When in Vienna, it will be hard to miss the St. Stephen's Cathedral which seems to dominate the skyline in all directions and can be seen peeking over the old town square from miles away. Also known as Stephansdom in German, it is one of the best illustration of late Austrian Gothic. It stands on the ruins of two earlier churches and and further enlarged over the course of several centuries from a typical Romanesque rectangular shape to a cathedral with a three-nave choir, sporting Gothic elements on the facade under the reign of Rudolf IV.
I also discovered that the cathedral has survived two Turkish sieges, religious wars, French bombs in the course of the Napoleonic wars and World War I without too serious damage. It was further hit by bombs at the later stages of World War two and repaired with the financial aid of all the provinces of Austria.
The cathedral is enormous, ornately designed and you definitely need a wide-angle lens to capture the entirety of the landscape. Although I was unable to fit everything into the shot, I like the way this photo turned out.
We spent some time wandering around the area, paying attention to the details of this exquisite place and it was always a thrill to see some horse drawn carriages on the streets. They are a common sight especially for tourists in the heart of Vienna due to its narrow, old time streets.
Here is a closer view of the north steeple of the cathedral. It houses the big Pummerin bell and a lookout terrace. We didn't manage to go up due to lack of time but I bet it offers magnificent views of the surrounding historic streets.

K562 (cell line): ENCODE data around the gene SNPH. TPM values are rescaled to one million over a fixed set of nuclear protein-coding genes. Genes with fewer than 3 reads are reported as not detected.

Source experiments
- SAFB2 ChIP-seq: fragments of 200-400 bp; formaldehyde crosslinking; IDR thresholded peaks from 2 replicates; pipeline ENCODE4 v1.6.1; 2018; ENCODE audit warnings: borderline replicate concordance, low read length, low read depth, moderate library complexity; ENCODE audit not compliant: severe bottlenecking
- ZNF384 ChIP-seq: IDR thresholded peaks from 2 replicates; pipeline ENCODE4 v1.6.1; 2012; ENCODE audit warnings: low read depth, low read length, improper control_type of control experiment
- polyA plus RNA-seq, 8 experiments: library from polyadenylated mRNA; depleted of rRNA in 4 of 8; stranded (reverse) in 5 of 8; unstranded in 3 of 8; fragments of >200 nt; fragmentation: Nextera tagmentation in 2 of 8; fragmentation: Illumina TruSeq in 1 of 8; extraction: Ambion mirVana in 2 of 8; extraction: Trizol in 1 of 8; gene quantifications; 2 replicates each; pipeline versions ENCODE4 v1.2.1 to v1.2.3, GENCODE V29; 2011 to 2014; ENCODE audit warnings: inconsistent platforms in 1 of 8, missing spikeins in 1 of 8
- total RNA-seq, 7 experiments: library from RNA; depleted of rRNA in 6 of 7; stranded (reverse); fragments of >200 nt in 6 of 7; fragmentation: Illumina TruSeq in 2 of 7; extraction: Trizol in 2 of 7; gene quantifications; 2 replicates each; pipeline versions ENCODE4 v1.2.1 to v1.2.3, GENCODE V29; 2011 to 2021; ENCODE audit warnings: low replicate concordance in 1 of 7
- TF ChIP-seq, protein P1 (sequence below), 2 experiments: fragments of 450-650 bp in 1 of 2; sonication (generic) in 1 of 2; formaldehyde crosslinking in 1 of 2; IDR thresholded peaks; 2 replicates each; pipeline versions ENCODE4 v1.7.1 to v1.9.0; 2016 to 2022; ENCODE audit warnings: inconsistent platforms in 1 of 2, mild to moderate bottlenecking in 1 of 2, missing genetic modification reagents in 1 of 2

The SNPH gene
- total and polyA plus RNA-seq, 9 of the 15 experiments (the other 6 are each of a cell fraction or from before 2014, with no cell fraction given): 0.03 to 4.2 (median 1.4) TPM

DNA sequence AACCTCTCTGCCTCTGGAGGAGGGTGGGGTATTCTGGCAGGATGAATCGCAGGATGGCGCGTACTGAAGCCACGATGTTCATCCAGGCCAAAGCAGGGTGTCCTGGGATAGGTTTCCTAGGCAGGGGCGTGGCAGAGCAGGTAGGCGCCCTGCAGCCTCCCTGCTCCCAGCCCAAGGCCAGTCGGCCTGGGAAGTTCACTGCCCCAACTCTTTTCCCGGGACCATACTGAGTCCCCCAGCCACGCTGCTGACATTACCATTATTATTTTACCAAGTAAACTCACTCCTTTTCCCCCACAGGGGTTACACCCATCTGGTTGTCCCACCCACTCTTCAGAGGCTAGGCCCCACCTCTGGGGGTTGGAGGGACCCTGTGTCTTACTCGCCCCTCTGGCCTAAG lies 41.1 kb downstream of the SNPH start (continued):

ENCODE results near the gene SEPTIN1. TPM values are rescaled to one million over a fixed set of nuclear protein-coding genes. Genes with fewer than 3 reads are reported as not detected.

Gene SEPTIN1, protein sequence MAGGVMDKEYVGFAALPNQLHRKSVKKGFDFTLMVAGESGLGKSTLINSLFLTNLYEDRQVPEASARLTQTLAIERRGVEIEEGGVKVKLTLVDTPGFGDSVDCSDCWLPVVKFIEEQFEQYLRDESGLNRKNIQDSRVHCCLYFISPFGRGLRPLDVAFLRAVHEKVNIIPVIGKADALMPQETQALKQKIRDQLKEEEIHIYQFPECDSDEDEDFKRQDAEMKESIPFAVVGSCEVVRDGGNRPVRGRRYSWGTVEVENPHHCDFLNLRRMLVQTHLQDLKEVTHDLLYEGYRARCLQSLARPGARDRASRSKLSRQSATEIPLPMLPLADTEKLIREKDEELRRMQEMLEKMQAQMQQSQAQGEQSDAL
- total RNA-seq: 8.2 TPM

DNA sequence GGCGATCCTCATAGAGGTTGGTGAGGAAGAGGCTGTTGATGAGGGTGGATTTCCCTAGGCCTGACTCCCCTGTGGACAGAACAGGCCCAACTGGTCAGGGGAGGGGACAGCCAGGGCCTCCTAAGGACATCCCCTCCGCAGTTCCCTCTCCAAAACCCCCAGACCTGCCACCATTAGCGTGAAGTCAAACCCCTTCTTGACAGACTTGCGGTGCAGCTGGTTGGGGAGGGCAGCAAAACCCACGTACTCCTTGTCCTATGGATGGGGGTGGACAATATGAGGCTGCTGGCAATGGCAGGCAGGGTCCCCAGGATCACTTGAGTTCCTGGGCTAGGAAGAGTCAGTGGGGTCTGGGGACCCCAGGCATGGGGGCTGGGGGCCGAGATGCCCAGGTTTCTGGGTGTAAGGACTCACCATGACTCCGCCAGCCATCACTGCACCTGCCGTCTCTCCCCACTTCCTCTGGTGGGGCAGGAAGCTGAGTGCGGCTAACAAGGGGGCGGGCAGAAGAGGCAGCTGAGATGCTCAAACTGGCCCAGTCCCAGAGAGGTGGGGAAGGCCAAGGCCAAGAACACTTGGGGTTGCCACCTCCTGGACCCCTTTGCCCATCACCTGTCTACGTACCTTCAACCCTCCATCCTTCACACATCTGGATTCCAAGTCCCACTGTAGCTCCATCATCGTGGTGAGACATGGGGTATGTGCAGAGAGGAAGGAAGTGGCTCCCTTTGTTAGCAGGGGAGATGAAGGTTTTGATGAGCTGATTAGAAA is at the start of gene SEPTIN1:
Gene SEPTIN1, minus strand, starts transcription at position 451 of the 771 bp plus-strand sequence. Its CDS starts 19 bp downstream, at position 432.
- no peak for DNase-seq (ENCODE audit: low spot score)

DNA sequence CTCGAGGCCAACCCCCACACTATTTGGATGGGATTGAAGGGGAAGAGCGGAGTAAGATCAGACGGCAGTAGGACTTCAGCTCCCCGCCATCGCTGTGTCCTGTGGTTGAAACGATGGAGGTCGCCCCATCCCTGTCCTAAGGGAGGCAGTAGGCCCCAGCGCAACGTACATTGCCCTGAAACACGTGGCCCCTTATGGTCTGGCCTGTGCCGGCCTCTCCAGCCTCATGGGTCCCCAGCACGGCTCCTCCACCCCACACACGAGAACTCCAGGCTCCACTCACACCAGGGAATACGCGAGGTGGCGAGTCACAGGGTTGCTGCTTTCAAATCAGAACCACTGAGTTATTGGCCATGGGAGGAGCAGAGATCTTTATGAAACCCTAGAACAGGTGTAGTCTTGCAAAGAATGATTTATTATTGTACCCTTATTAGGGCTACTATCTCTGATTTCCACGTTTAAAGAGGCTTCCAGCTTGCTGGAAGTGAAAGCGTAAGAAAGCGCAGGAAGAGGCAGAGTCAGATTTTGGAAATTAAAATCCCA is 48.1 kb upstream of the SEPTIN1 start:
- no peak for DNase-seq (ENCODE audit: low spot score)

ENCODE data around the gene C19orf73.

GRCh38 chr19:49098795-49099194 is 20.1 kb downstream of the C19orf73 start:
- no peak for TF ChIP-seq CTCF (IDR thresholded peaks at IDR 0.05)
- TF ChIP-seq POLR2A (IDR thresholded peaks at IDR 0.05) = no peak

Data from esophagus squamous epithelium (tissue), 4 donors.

Standing guard near the entrance is the impressive monument of St John of Capistrano.
Aside from the beauty of the medieval architecture, this one in particular caught my attention. I was very amused by the scene above. It depicts a figure of Christ affectionately known to the Viennese as "Christ with a toothache" because of its agonized expression.
As we entered the building, I see numerous altars, gothic sculptures, icons and chapels peering out of the many corners within the imposing cathedral.
Here is one of the 18 impressive altars. I wish I remembered more in detail about this, but there was way too much to be taking in all at once just being there.
This is Pilgrams pulpit, peering out a half-open window.
If you look closely, you'll notice the handrail of the stairway beautifully decorated by interesting symbols: lizards and toads in front of each other, symbolizing the fight of light against darkness.
Equally majestic is the ornate carvings on pillars which I think adds greatly to the exceptional decor.
If you like ancient architecture, the grandeur of the edifice is really going to amaze you, not to mention that you will be taken aback by the impressive artworks which adorn the cathedral.